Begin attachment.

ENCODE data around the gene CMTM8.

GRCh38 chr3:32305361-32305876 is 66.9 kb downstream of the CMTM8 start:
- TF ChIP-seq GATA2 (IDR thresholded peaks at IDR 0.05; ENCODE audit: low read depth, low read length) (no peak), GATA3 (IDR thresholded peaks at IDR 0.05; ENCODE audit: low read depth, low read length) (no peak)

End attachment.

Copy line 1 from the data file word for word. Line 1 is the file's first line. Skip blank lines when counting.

ENCODE data around the gene CMTM8.